Wednesday, June 30, 2010

What To Take Away From "Indianapolis Island"

Andrea Zittel's addition to the IMA's recently opened 100 Acres Virginia B. Fairbanks Art & Nature Park, an island made of fiberglass and foam that is approximately 20 feet in diameter, is called Indianapolis Island. Zittel received many proposals for artists' projects involving the new island. Jessica Dunn and Michael Runge, both Herron School of Art and Design students, created a proposal entitled "Give and Take" that was selected, and they are inhabiting the island all summer long.

Below is an IMA video about the fabrication of the island:

Dunn and Runge have now been living on Indianapolis Island for about two weeks. They have launched their artistic concept on many levels. Dunn describes the concept:
"Andrea Zittel gave us the island for us to take and use for our own living needs and artistic concept. In return, we want to give back to the public and have them give and take with us as well as leave their own mark on the project. From this general concept, we developed our ideas for trade, messages, and the blog." The physical exchange of objects with visitors recalls a project by artist collective Gelitin that was called Tantamounter 24/7, which occurred in 2005 and saw the artists receiving objects from visitors and then physically recreating them by hand with what materials they had and giving the visitor their newly forged version of whatever object they received. Give and Take has its similarities insofar as being completely open-ended as far as what visitors put in, but here the object that they receive will be far more unpredictable, although it may be bartered for. Runge explains, "It's been fun to see how people interpret it. It's really fun to give no direction and see what people come up with. People interpret island life differently; a lot of people have brought us practical things like sunscreen and bug spray, some people have brought us things to keep us busy like games and books, and others have brought us food."

Runge describes the give and take aspects of the project: "That's still coming into it's own life. All of the things we are doing in this project have a give and take theme; the trades are most obvious. There's a tangible example by the object that people leave behind and the object they take with them. The messages they send are also a give and take; the idea of communication. Our blog is a way for us to communicate, the tours are a way to communicate, the message is a way to communicate. The gardens are growing. They take water, sunlight, nutrients, and design, and they give food. Compromise in the sense of living on the island is also a give and take. When you go to a place, you leave your mark on that place. You are physically changing everything in ways that you cannot see, but you are also changing the energy. It's a little more obvious what you take with you (experience, knowledge, different perspective). The trade idea was just a tangible example of that. The visitors are leaving their mark on their space, but they are also taking a souvenir."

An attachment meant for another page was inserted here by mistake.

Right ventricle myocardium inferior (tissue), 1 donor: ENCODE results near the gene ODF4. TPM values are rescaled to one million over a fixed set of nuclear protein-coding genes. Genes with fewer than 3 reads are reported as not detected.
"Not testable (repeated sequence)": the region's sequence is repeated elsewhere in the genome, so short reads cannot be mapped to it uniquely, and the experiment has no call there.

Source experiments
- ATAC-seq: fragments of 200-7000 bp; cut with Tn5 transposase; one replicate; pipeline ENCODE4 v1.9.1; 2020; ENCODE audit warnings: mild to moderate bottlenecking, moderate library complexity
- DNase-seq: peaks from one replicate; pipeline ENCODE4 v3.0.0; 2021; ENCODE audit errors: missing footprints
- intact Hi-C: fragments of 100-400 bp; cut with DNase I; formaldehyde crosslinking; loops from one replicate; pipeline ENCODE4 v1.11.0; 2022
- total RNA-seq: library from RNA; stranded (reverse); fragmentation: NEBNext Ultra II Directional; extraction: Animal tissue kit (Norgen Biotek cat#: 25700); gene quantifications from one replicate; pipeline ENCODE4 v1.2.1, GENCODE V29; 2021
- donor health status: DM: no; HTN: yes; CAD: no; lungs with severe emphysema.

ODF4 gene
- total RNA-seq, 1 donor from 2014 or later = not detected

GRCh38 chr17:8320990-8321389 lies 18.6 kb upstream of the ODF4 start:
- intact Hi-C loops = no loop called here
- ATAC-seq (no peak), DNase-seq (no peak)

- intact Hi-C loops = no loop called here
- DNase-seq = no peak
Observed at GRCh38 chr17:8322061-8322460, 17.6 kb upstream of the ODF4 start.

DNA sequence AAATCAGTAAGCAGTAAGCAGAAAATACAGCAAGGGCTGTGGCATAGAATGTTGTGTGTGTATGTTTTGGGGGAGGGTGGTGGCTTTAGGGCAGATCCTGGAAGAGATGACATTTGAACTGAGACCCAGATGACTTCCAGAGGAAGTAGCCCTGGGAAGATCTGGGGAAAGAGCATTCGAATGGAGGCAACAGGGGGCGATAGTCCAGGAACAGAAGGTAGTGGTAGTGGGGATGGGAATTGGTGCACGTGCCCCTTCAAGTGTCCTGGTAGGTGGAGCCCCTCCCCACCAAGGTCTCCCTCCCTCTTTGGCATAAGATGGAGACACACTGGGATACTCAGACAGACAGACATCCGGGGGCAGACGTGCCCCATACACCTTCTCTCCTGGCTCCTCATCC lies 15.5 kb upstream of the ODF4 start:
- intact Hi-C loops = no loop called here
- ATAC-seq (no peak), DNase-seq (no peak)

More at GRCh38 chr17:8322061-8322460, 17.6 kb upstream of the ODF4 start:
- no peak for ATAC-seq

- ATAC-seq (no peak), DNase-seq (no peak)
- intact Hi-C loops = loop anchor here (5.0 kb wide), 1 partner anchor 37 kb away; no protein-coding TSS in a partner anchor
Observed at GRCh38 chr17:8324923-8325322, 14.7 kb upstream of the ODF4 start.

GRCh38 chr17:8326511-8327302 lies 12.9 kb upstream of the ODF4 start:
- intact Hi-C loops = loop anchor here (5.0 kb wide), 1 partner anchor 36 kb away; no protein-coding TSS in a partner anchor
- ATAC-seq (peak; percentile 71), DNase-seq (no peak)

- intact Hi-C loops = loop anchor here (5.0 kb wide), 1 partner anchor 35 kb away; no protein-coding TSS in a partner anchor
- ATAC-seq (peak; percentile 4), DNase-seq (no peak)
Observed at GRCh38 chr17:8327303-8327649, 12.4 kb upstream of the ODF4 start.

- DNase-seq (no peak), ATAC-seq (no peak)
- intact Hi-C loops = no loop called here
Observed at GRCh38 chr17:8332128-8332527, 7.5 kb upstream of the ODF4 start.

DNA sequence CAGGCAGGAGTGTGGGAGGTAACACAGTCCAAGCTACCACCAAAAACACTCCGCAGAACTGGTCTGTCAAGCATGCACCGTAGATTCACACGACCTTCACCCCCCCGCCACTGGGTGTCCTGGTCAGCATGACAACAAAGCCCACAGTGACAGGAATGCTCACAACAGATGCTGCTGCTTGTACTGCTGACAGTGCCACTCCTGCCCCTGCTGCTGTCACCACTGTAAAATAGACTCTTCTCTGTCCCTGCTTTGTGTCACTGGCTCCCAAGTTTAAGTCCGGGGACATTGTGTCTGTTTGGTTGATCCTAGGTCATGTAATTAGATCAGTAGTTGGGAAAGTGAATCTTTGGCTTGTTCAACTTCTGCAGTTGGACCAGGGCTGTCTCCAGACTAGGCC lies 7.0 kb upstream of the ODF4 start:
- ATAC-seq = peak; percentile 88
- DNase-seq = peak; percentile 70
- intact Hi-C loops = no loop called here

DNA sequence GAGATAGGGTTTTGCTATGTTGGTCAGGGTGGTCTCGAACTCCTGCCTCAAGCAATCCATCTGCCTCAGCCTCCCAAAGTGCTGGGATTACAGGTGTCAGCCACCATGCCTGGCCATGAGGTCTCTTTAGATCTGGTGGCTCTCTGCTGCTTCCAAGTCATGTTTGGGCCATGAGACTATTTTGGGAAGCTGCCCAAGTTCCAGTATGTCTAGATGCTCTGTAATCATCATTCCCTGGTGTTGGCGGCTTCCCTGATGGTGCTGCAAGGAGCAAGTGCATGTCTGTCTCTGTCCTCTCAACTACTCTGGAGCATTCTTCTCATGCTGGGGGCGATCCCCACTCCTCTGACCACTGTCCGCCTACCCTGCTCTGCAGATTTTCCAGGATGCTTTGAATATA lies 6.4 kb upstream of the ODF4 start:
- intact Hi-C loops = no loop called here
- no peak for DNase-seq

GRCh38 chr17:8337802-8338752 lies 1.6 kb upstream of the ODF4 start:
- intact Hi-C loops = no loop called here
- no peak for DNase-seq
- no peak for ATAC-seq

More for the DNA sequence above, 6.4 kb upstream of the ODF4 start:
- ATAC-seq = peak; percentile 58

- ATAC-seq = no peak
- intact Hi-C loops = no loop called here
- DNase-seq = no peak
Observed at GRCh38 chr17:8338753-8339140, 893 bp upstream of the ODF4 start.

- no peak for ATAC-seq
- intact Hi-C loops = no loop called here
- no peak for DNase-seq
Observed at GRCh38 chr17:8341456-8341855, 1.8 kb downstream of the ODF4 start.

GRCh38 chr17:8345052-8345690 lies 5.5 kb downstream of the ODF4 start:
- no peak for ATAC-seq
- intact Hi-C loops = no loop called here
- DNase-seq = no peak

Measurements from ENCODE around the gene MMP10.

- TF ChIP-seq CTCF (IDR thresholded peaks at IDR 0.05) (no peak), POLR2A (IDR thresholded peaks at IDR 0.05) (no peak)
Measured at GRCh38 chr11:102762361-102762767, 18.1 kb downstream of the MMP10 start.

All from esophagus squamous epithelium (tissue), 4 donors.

Runge and Dunn are striving to live as simply as they can on Indianapolis Island. The space's physical constraints necessitate it, but it is also a sort of philosophical reduction of the many unnecessary things that surround us in modern life. As a part of this new way of life, they are attempting to grow some of the food that they will consume. Runge already has a garden and raises chickens in his personal home, and the island has a floating garden that the pair designed. The crops will not mature for a couple more weeks, but eventually they will become a sustainable food source.

What Runge and Dunn thought would be a secluded getaway and spiritual retreat has turned out to be quite the opposite. "I could get upset about it, but it allows me to treat it differently. It becomes more of a performance than a retreat," Runge explains. He feels quite a bit like an animal in a zoo not only due to the omnipresence of watchers, but due to their vigilant monitoring of his mundane daily activity and enthusiastic responses. Dunn adds, "It's just kind of surreal. Everytime we walk outside and look out on the porch, there are people, completely around the lake, staring, watching us all the time. One time I went on the porch, and the pier by Kendall Buster was completely full of people and they all yelled out in unison, 'Hi, Jessica!'"

In order to chronicle their experiences, Runge and Dunn are keeping a blog that is located on the IMA website. Besides providing records of physical trades of items that have occurred, photos and writings chronicling the pair's daily life on the island, and images of messages they receive from the floating capsules that they fabricated, the blog has also been an avenue for the pair to respond to questions they receive via message. They have recently completed a FAQ section to avoid redundancy, but unique questions may receive an answer on the blog. This allows the artists to add a "give" component in a situation where a lack of technology previously would have rendered it a mere "take;" by utilizing a publicly viewable blog, the pair is able to respond to often anonymous messages in a way that they never would have been able to before, lacking contact information from the messages' senders.

Stay tuned, as we will be checking back in with Michael and Jessica at different points during their tenure on the island this summer.

coauthored by Scott Grow and Charles Fox

Video of a conversation between Charles Fox, Jessica Dunn and Michael Runge on the opening day of the park

Conversations with Jessica Dunn and Michael Runge from Charles Fox on Vimeo.

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